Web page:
Can you freeze cooked and stewed apples?
Yes, you can freeze cooked apples. You can also freeze stewed apples with ease, which will help make your next apple crumble an even simpler dessert.
Once your apples are cooked, they need to cool completely. Portion them up in small plastic containers, or individual freezer bags, then place them in your freezer. This way, they’ll keep for up to 6 months.
Fancy that crumble? All you need to do is fit the frozen cooked apples into a dish, sprinkle some crumble mix and sugar on top, and pop in a preheated oven until the apples are cooked and the top is beautifully golden.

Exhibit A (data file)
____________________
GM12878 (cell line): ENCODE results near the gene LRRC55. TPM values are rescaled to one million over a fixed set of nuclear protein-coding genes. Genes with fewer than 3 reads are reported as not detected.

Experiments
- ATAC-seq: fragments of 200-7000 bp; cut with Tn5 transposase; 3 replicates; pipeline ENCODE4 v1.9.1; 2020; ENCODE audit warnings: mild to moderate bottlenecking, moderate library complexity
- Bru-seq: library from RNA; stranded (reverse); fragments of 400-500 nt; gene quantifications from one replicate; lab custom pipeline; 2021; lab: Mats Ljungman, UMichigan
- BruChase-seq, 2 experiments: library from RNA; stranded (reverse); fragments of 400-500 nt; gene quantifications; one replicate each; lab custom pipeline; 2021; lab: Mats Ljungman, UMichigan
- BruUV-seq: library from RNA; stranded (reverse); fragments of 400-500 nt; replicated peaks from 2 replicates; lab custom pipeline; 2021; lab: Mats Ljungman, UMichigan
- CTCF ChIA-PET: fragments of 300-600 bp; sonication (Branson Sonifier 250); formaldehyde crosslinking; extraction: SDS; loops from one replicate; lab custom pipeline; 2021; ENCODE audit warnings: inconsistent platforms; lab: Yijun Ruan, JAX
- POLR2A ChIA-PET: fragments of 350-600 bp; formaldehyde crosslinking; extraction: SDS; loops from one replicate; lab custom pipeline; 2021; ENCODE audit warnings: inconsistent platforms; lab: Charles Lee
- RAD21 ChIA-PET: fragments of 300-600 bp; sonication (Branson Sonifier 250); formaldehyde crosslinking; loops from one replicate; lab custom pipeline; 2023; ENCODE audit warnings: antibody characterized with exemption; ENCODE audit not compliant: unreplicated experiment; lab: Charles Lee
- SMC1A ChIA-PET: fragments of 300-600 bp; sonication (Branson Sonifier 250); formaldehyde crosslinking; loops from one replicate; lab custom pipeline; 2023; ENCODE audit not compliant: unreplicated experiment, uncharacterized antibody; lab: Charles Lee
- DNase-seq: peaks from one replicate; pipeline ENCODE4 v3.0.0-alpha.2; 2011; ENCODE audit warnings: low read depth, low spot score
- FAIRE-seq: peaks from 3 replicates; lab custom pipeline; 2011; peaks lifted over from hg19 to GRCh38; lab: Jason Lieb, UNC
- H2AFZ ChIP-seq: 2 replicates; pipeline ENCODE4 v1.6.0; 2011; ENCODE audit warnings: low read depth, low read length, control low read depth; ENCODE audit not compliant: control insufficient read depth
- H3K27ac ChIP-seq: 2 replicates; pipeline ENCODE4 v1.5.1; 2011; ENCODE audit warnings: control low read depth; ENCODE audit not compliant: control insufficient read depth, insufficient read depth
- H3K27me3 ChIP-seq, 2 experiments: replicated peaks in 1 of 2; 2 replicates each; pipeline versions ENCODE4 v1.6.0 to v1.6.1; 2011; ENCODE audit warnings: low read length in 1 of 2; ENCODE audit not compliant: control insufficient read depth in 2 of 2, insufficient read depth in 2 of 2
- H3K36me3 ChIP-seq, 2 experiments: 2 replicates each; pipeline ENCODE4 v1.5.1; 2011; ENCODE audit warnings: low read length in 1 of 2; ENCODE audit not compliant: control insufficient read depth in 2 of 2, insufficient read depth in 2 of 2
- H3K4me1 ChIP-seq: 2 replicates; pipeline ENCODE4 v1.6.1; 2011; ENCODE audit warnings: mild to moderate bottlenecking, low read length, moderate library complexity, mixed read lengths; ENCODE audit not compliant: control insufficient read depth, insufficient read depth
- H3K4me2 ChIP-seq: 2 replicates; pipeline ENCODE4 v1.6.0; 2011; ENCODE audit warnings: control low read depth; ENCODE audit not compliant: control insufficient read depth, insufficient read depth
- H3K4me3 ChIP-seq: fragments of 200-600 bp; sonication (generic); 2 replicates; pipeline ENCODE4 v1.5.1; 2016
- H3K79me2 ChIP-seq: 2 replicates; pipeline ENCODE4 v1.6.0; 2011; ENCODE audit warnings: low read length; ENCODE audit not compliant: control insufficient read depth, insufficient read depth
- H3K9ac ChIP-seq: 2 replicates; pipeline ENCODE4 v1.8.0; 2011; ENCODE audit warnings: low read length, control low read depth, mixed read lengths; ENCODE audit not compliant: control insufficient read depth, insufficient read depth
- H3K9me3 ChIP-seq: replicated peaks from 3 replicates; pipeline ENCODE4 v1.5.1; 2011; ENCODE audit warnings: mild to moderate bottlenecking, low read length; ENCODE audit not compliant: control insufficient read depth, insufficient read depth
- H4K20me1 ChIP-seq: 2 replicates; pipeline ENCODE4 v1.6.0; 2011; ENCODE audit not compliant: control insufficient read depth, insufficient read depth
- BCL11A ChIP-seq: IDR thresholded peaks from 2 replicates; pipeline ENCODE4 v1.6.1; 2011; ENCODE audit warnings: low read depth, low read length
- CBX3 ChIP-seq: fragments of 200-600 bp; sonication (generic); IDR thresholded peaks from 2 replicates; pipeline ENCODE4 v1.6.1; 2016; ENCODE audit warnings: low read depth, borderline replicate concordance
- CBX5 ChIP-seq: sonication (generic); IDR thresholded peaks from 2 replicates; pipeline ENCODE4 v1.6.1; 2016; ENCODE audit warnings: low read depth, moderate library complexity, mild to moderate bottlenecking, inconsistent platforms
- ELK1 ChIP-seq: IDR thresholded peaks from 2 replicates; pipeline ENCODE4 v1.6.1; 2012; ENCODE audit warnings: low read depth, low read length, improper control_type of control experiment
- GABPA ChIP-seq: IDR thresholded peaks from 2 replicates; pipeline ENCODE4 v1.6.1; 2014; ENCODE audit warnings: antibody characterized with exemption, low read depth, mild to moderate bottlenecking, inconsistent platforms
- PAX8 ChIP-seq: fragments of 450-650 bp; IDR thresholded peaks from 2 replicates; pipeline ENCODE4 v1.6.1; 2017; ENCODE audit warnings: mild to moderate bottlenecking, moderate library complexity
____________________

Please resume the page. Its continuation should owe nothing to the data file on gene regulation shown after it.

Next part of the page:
How to Store Apples
Thanks to their protective peel and hardy constitution, apples are highly suited to long-term storage: that’s up to 3 weeks at a time in a cool, dry and dark place, compared with lasting just under a week at room temperature on your kitchen worktop. As with other fruit and vegetables, such as potato, only perfect apples should be picked for storage, as flawed fruits can spoil the whole bunch.
Next, decide where you’ll store your apples. They should always be kept a little above freezing: a temperature of around 3°C works for most apple varieties, so think the fruit and veg drawer of your fridge. Don’t pile them on top of other fresh produce, however, as they release ethylene gas, which speeds up the ripening process.